Some of the new input types simply change the appearance of the input field while others add validation. It is the ones that add validation that we are interested in here.
The most commonly used input field that has a new type is "email". A field of this type is allowed to contain one or more email addresses and in browsers that recognise the new type it performs at least basic validation to check that what the field contains at least look somewhat like email addresses. In fact there is nothing to stop future browsers from providing full validation of the email addresses for these fields without any changes to your code being required.
Other fields that also have built in validation based on the type include "url", "number" (which also allows you to specify min, max and step attributes to define the valid range for the numbers and the increment to use in browsers that display it as a spinner control), "range" (which also has min and max attributes but displays as a slider rather than an input field), "date" (which allows a minimum and maximum date to be specified and often displays a date picker to make entry easier), "month", "week", "time", "datetime", "datetime-local" and "color". With all of these field types the type already implies much of the required validation and the min and max attributes that some of these allow take care of much of the rest.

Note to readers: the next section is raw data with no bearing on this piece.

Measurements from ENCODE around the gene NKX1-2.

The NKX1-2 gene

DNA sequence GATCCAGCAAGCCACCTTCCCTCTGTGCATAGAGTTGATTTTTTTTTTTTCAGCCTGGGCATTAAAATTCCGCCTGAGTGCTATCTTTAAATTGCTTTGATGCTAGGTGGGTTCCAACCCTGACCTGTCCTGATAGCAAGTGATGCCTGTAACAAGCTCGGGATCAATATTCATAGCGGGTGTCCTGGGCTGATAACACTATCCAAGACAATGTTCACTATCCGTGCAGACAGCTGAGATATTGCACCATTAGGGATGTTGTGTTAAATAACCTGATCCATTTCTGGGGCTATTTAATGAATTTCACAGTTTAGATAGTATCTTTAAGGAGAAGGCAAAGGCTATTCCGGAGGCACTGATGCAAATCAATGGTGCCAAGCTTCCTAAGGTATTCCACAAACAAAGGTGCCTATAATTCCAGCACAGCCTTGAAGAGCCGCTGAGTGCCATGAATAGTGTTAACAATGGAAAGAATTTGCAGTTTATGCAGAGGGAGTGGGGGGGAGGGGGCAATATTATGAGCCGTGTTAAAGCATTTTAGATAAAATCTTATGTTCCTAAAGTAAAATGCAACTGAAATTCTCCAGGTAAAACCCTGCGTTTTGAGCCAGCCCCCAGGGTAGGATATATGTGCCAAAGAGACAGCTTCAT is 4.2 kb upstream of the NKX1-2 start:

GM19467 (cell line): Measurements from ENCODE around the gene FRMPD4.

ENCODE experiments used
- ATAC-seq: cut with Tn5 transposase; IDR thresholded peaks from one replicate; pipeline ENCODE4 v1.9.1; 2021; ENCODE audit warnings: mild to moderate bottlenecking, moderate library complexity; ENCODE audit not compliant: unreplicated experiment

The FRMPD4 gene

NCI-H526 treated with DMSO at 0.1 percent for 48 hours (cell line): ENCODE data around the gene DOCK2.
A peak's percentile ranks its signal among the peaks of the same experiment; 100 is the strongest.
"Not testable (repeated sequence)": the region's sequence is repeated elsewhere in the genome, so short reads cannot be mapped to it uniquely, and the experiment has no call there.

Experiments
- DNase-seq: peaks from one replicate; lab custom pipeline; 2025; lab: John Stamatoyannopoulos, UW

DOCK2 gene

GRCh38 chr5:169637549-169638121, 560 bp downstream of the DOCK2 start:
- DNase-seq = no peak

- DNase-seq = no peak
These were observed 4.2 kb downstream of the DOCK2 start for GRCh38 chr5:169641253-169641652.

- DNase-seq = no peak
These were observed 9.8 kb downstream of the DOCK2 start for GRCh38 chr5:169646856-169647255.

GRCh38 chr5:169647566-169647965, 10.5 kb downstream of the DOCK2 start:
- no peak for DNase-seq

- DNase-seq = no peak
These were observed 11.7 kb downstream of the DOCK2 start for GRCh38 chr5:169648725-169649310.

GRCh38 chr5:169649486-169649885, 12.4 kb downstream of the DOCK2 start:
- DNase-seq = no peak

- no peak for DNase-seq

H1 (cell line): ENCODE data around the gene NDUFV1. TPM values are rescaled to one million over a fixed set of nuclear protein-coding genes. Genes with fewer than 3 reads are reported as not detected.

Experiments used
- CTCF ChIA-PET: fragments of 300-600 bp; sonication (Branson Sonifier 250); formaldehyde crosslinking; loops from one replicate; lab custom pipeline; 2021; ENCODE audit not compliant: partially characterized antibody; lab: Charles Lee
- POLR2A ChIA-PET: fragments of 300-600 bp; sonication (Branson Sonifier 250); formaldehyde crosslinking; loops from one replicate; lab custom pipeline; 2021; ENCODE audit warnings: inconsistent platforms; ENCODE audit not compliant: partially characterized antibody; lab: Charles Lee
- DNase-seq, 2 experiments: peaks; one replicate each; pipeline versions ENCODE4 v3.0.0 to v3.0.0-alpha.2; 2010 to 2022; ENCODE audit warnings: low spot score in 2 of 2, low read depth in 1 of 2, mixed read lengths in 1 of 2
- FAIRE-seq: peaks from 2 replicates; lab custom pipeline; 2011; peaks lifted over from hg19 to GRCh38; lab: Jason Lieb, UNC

Between the new types and the extra attributes you can now specify most of the individual field validations that you need directly in the HTML. This just leaves the more complex individual field validations and cross field validations that can't be done by the HTML. In a lot of cases cross field validation isn't needed and the individual field validations are no more complex than can be handled by the new HTML and so relying on just the HTML validations is certainly possible for many forms.
This article written by Stephen Chapman, Felgall Pty Ltd.